Giving a new lease of life to wilted flowers through his pressed flower art, 80-year-old Hari Tandon imbues them with a charm and beauty. Forty exhibits that are on display from Friday here, show how his hands, although shaking because of old age, are firm when it comes to rendering an artful after-life to the pressed flowers…writes Siddhi Jain
The three-day solo show “Sudhari” at India Habitat Centre (IHC) here displays selected artworks created by Tandon over the past 20 years as his passion for gardening blossomed into an intimate affair with art.
“I have always loved plants. I used to do a lot of gardening. The entire process from planting, weeding, waiting for the plant to grow and the first buds appear, taking pleasure in the flowers, taking out the seeds, drying them and storing them for the next year fills me with excitement.
“My familiarity with all parts of flowers and plants — petals, leaves, tendrils, seeds, stamens — was instrumental to my taking up this art,” Tandon, whose tryst with art began at 50, told IANS.
Despite the trials of a full-time job, Tandon’s appreciation of nature’s beauty and a desire to see nature in new light led him to a chance encounter with the art form.
“I started creating pressed flower art by chance. One day I came across a patch of wild grass that had flowered and finding it interesting, I pressed it in a newspaper,” he said.
About a month later, when Tandon looked at it again they had turned dry and were no longer green. But it was beautiful, he recalled. And so he stuck it on paper and, thanks to its distinct artistic appeal, put it up in the house. This is how the art began and then there was no looking back ever since.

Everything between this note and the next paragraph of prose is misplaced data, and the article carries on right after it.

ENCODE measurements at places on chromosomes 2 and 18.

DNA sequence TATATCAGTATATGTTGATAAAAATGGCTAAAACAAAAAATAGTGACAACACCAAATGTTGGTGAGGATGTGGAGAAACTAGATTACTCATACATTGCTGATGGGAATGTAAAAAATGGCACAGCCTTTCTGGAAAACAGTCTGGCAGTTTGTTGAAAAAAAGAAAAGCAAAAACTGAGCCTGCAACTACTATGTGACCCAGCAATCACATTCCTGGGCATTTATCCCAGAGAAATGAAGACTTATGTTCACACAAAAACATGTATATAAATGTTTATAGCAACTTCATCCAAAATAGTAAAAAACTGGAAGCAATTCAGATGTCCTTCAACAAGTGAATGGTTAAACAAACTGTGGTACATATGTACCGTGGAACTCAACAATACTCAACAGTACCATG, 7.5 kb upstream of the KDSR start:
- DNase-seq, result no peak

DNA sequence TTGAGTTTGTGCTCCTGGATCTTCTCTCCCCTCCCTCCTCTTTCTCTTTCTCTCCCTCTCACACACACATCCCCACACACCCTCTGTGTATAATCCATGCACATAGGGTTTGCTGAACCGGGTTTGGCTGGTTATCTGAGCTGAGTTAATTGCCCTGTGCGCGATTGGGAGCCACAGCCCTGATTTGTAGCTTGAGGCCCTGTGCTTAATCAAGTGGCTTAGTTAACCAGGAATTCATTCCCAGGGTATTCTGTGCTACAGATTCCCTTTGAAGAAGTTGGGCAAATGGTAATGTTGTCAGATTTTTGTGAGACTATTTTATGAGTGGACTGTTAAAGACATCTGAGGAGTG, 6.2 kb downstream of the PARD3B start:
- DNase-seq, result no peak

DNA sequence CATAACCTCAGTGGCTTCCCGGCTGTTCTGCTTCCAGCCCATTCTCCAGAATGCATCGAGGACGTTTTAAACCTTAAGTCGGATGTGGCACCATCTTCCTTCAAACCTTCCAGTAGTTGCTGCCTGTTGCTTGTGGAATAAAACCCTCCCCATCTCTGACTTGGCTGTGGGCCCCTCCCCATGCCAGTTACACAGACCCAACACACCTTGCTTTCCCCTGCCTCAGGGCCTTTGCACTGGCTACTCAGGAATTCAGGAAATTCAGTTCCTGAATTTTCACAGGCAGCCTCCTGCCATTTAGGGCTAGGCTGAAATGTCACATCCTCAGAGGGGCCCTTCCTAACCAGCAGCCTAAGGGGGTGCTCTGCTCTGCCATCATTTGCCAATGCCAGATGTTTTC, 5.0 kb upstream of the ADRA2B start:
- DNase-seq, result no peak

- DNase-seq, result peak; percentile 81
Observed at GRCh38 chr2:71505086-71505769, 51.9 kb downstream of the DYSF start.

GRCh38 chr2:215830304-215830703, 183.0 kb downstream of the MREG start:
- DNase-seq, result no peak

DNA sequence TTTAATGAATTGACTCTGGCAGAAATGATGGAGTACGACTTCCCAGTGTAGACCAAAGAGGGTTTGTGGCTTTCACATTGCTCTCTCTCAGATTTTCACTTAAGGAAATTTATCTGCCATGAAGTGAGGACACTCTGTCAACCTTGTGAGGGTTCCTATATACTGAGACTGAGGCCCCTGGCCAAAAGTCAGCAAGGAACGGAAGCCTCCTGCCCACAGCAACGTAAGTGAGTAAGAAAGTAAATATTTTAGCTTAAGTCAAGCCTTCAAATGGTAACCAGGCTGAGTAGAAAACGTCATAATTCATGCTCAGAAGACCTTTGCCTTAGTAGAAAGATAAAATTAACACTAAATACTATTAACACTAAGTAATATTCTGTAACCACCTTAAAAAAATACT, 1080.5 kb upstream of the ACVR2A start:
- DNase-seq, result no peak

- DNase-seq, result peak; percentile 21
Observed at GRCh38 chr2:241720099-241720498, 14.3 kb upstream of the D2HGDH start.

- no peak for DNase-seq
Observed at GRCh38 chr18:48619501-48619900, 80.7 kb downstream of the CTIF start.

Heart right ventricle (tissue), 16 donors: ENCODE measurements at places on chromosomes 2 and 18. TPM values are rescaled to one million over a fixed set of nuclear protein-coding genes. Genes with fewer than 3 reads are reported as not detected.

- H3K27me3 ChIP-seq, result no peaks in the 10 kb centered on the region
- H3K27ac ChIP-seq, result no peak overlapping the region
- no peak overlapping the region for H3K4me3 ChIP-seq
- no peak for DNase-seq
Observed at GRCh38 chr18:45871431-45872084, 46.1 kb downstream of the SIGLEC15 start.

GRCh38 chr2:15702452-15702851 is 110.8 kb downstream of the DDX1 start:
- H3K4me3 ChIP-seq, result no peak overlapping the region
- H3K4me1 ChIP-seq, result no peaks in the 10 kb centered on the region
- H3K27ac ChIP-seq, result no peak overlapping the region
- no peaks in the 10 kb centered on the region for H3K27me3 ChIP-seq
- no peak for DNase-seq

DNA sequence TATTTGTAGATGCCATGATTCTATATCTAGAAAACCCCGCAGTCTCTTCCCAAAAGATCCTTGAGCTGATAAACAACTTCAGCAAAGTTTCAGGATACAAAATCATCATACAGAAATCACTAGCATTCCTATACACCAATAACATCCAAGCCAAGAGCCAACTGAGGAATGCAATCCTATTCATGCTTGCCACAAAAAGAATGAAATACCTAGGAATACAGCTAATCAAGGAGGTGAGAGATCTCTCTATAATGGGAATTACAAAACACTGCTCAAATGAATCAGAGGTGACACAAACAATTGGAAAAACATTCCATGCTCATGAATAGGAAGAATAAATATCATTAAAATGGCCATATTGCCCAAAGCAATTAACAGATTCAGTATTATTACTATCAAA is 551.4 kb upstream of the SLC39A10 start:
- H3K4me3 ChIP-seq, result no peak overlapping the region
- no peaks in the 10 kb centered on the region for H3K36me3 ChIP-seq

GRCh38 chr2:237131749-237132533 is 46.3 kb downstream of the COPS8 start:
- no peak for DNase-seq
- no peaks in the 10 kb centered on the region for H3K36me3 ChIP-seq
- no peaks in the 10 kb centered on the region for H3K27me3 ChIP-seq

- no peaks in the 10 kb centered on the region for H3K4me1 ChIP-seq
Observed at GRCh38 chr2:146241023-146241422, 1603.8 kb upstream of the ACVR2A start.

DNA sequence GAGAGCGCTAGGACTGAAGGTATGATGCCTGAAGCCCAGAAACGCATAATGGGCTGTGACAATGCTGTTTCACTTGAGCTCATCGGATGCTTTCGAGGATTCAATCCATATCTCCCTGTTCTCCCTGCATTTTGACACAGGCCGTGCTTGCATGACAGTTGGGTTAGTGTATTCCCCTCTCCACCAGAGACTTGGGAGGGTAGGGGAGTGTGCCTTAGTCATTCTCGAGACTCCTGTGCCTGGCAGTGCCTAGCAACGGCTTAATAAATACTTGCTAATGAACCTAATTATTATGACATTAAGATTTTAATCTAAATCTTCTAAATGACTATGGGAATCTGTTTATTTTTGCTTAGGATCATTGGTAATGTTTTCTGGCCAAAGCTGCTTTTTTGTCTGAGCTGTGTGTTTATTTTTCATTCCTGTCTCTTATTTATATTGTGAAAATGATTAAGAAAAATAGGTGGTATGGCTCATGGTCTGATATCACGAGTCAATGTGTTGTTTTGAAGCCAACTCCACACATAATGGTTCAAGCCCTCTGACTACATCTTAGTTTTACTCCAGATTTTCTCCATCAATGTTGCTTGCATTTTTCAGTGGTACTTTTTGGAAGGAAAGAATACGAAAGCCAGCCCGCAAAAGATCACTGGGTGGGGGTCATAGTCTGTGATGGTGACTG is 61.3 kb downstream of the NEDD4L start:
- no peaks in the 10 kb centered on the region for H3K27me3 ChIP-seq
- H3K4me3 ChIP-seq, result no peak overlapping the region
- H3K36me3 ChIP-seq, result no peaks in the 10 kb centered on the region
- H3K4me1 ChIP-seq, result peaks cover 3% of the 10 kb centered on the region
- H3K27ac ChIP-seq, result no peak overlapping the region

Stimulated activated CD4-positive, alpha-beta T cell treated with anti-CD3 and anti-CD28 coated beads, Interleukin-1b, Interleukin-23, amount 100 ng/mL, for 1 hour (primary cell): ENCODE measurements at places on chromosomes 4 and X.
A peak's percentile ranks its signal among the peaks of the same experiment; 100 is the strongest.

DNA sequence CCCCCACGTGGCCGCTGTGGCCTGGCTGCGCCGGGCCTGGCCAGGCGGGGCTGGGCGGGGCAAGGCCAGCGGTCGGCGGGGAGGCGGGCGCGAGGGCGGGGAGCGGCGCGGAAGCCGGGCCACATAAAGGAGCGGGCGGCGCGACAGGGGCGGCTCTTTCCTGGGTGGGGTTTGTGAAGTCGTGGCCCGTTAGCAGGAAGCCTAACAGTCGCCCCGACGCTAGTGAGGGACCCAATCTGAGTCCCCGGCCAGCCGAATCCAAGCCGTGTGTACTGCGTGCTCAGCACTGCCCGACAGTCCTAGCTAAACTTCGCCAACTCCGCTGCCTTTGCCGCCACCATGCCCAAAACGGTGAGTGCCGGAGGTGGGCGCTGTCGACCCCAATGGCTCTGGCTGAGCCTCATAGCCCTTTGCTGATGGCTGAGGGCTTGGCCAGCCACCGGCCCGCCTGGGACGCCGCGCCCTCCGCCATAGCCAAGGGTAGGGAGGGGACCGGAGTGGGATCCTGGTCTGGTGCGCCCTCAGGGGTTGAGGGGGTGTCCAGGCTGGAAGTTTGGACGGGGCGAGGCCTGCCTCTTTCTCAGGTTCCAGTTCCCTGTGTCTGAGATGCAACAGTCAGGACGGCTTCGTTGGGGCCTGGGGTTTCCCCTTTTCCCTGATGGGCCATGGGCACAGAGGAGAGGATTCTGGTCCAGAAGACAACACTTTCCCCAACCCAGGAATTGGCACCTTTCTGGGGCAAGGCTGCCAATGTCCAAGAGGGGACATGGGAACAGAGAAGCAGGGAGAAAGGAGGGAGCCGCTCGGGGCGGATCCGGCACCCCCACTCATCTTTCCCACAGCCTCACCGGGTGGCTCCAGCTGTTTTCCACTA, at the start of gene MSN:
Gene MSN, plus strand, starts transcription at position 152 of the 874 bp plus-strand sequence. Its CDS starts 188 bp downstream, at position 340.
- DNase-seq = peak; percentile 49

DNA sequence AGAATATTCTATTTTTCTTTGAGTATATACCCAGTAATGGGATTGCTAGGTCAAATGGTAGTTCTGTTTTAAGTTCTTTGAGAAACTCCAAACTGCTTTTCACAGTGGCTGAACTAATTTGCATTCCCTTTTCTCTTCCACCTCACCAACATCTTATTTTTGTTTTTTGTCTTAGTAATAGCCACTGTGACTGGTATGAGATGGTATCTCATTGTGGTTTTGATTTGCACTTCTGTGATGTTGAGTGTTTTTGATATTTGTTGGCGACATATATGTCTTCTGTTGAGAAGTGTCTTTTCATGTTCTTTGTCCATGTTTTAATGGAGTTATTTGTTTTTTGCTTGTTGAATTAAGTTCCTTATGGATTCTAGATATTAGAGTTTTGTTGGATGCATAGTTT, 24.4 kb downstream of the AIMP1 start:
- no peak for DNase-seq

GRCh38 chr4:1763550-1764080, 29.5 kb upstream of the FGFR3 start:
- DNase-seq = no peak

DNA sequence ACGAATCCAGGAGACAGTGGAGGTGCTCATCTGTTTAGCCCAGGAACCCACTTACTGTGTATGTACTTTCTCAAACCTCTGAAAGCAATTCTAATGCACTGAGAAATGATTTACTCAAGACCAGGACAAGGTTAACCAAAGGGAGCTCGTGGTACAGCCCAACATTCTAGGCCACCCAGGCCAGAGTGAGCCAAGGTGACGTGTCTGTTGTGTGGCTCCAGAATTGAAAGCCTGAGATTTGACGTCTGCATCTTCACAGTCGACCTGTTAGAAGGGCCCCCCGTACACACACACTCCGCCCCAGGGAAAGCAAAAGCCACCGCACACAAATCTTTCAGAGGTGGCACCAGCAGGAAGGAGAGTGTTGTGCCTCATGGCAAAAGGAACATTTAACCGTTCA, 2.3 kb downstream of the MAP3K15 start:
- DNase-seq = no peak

How does he preserve and arrange the flowers?
“I sometimes use fallen flowers and leaves or on occasion pick them, or use seeds. Sometimes I take them from flowers received as gifts, or a used in garlands. I use whatever catches my eye, preserve them in a book or between newspaper sheets and put something heavy on top of it so as to get rid of all the moisture.
“I keep checking them and when the colours, textures, shapes seem right I arrange them on a sheet. Once I have decided the general composition I start moving smaller parts into place. I see which flowers can go with which leaves, tendrils etc, shift them into place and stick them with craft glue,” he explained.
Asked if pressed flower art has a shelf-life, Tandon responded in the affirmative and estimated the duration to be about 20 years.
“Though an essential part of the experience is also seeing the colours, shapes and textures change with time,” he said, adding that the pressed plants are extremely delicate and need to be handled with great care.
Tandon, who hopes to see growth in the market and art education around pressed flower art, is happy to simply exhibit his works to more people, outside his circles of family, friends and acquaintances, to whom he regularly gifts his works.
“The idea is to show the beauty of nature, give an after-life to plants, and look at nature from a new point of view.”